information and the actions of the Archbishop. My book is a clear and clean
biography of Spyridon, not an attempt at vindictiveness or revenge, nor does
it present allegations against anyone
It is obvious that the tough
game played with Spyridon derived from a thirst for power, money and personal
ambitions. It is sad to realize that the Orthodox Church could be used in
such an unorthodox way in order to oust a spiritual leader and satisfy personal
interests mostly. But at the same time I think it is high time that the real
facts be pointed out and responsibilities be fully assumed by those accountable
for the deterioration of Orthodoxy and Hellenism in America.
It was discouraging for me to uncover this reality, because I was introduced
to Orthodoxy by a long line of clergymen: my father, grandfather and uncle
were all priests who led a virtuous Christian life in my hometown Lefkada
back in Greece. At the same time though, this disheartening revelation was
an exhilarating experience!
You followed the unfolding of events during Archbishop
Spyridon's tenure closely. What is your take on the whole affair?
The book portrays a man with a multifaceted life and
ecclesiastical career who initiated a distinct era in the life of the Orthodox
Church in Italy and America, who struggled to preserve the historical Byzantine
Orthodox Tradition and fought untiringly for the survival of Hellenism in
The plan behind his removal after three tumultuous years reveals a web of
scheming that enveloped the Greek American Church. From the shores of the
Bosporus and Constantinople to the Aegean and the birthplace of democracy
in Athens, from the council chambers of the Ecumenical Patriarchate to the
halls of power in the Greek Parliament, from brother bishops in America to
parish priests to prominent figures in the Greek American community, the story
extends over the totality of Orthodoxy and Hellenism in America.
The irreversible results of this three year turmoil are evident: consolidation
of the autocephalist movement among the Orthodox Churches of America; division
and partisanship in the Hellenic family of America; marginalization of the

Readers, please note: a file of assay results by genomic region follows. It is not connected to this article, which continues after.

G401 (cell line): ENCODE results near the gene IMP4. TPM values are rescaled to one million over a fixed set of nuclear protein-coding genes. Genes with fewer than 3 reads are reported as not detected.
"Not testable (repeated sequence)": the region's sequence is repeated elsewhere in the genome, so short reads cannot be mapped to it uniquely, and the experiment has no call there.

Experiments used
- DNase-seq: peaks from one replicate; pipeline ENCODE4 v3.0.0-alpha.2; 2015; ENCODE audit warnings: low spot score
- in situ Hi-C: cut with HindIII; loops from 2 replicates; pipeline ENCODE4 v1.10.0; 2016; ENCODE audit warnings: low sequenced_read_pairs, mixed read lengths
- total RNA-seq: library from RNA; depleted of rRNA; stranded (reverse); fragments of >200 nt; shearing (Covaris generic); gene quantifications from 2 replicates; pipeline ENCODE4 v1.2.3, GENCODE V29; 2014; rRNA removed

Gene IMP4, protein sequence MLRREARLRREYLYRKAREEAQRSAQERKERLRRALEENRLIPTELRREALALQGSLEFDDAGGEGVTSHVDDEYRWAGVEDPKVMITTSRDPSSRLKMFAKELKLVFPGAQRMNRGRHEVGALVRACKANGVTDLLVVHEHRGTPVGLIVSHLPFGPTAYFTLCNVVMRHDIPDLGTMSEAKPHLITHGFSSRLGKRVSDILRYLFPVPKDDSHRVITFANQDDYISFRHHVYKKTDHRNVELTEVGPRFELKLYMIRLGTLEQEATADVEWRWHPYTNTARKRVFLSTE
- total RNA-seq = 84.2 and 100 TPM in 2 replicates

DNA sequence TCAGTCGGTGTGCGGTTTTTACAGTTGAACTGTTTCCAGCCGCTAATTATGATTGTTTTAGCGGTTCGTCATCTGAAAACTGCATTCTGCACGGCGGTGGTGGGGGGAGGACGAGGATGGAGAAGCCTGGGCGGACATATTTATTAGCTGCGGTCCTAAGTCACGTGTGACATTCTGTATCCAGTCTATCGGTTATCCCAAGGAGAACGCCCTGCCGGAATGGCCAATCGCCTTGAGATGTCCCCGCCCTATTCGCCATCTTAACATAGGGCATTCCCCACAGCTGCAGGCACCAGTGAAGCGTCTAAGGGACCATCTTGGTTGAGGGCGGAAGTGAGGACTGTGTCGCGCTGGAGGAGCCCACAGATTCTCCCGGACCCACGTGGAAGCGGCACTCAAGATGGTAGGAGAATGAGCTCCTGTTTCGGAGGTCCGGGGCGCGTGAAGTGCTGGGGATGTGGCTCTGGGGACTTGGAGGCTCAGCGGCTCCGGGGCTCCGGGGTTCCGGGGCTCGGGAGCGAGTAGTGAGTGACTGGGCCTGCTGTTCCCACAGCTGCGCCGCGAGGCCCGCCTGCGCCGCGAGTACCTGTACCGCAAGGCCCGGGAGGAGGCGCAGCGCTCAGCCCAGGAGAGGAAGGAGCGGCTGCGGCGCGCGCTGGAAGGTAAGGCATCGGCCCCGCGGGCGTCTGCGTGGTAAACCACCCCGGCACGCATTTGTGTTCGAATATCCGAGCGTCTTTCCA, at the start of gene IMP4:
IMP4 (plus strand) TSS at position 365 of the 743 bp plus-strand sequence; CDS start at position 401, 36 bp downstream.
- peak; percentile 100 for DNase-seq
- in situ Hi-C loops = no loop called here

Greek American community as to its vital issues, and the evisceration of the
position and role of the Archbishop of America by the Ecumenical Patriarchate.
What was the driving force behind 'The Lonely Path
of Integrity', and what do you want readers to get from reading it?
It was no less than my obligation as a journalist who
directly experienced the unfolding of events in that period, to place Spyridon's
story into its proper historical perspective and inform people as to the man
he really was; the actual facts that took place during his tenure as Archbishop
of America; what he achieved during those three years; his failures and why
the war against him was so merciless. I believe that by reading this book,
one realizes that even the Church has no compassion for her messengers in
the face of personal ambition and interest. I think the book reveals that
politics prevail in the Church of America and that vital issues, such as the
survival of Orthodoxy and Hellenism in the United States, come second!
How does Archbishop Spyridon feel now that his biography
is available for Greek diaspora's consumption?
In a recent interview with the Greek daily newspaper
'Ethnos', Archbishop Spyridon stated: "Mrs Frangoulis' book is based
to a great extent on hitherto unpublished documents, many of which originate
from my personal archives, as well published press accounts. From my reading
of the book, I feel that the author made good use of this archival material.
She brought to light many unknown facets of the recent history of the Greek
Orthodox Archdiocese of America, the years 1996-1999. She was also able to
faithfully portray the atmosphere that pervaded during these three years.
Her descriptions are lively, yet concise, and lead the reader to a ready understanding
of some of the major problems with which the Greek-American community grappled
with then and continues to struggle. I consider the new book a serious primary
source for the history of the Church and of Hellenism in America. I also consider
it a gauge for the future course of the Greek Orthodox Archdiocese and its
efforts to preserve an authentic form of Orthodoxy and Hellenism in the United
States. Without question, the new book gives a distinct impression of the
Greek American community today."